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Simmons v. Monroe County

United States District Court, N.D. Mississippi, Aberdeen Division

November 21, 2019

ROBERT EARL SIMMONS, JR. PLAINTIFF
v.
MONROE COUNTY, MISSISSIPPI DEFENDANT

          ORDER

          MICHAEL P. MILLS UNITED STATES DISTRICT JUDGE

         This cause comes before the court on the motion of defendant Monroe County, Mississippi for summary judgment, pursuant to Fed.R.Civ.P. 56. Plaintiff Robert Earl Simmons has responded in opposition to the motion, and the court, having considered the memoranda and submissions of the parties, concludes that the motion should be granted in part and denied in part.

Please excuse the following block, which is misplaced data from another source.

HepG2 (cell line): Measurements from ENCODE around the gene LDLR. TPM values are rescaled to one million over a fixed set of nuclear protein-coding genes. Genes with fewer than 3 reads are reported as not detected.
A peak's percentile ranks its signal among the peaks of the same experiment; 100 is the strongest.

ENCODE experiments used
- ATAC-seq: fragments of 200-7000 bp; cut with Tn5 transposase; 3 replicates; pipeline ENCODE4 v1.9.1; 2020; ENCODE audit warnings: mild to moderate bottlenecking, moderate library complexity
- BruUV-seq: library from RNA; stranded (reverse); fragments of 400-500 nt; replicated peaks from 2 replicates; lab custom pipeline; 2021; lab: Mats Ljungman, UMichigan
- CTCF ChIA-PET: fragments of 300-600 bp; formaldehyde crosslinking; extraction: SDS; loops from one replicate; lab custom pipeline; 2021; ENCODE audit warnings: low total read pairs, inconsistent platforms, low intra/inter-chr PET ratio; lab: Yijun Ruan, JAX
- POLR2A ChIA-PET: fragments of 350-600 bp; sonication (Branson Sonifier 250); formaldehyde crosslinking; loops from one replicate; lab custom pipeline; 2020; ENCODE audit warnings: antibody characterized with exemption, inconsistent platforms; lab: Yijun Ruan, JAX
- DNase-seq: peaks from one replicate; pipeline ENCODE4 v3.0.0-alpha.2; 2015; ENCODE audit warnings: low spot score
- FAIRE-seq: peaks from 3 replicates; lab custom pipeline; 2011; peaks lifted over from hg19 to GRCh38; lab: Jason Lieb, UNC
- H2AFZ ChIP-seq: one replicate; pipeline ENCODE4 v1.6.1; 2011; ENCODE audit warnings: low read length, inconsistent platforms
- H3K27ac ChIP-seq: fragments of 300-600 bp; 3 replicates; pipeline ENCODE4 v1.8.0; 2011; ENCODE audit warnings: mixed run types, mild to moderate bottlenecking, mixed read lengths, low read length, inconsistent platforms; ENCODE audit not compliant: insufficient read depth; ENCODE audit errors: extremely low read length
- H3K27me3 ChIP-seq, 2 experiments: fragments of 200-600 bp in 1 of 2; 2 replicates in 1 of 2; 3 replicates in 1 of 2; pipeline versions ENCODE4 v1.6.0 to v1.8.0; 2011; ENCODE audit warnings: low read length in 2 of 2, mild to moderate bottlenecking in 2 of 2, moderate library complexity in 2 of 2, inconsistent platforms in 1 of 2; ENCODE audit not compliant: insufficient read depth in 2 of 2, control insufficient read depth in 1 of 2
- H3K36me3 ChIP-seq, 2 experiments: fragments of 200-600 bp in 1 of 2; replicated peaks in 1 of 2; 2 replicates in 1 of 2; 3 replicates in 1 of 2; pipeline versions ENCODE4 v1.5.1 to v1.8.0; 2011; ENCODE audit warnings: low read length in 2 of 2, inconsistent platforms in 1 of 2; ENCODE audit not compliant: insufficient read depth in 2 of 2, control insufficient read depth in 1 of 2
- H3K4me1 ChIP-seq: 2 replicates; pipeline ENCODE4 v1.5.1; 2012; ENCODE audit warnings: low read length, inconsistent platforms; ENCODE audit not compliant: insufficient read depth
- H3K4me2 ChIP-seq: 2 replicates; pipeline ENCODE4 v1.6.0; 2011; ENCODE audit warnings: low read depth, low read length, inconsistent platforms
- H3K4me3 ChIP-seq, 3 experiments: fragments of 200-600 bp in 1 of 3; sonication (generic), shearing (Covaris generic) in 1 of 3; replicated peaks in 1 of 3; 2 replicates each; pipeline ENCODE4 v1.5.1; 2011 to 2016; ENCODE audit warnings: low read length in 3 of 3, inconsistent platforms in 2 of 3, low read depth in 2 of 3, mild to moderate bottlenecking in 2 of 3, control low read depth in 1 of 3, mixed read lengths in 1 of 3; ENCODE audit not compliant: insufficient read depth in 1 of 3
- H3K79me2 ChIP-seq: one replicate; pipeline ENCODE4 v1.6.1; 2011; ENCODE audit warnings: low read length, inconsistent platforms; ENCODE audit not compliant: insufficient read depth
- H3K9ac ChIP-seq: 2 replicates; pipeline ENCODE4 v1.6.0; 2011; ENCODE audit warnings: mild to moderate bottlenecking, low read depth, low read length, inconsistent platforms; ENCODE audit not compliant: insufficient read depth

This is, inter alia, a disability, race and sex discrimination case arising out of plaintiff's brief employment at the Monroe County Jail (“the jail”). Plaintiff is a black male who worked as a jailer for less than two months in late 2017 and early 2018. Plaintiff started work on December 21, 2017, and he alleges that, soon afterwards, he began complaining of an aggravation of his previously dormant asthma condition, which he asserted was caused by smoking at the jail. Plaintiff contends that, notwithstanding the fact that a no-smoking policy already existed at the jail, defendant refused his request that the policy be enforced. Plaintiff contends that, as a result of the aggravation of his asthma, he was repeatedly forced to miss work and to seek medical attention. Plaintiff further alleges that, during his employment, he suffered a completely separate form of unlawful treatment, in the form of racial and sexual harassment by a co-worker. In particular, plaintiff alleges that Steve Hankins, a co-worker, repeatedly called him a “faggot” and “Steve Urkel the black nerd” and that jail administrators refused to address this harassment.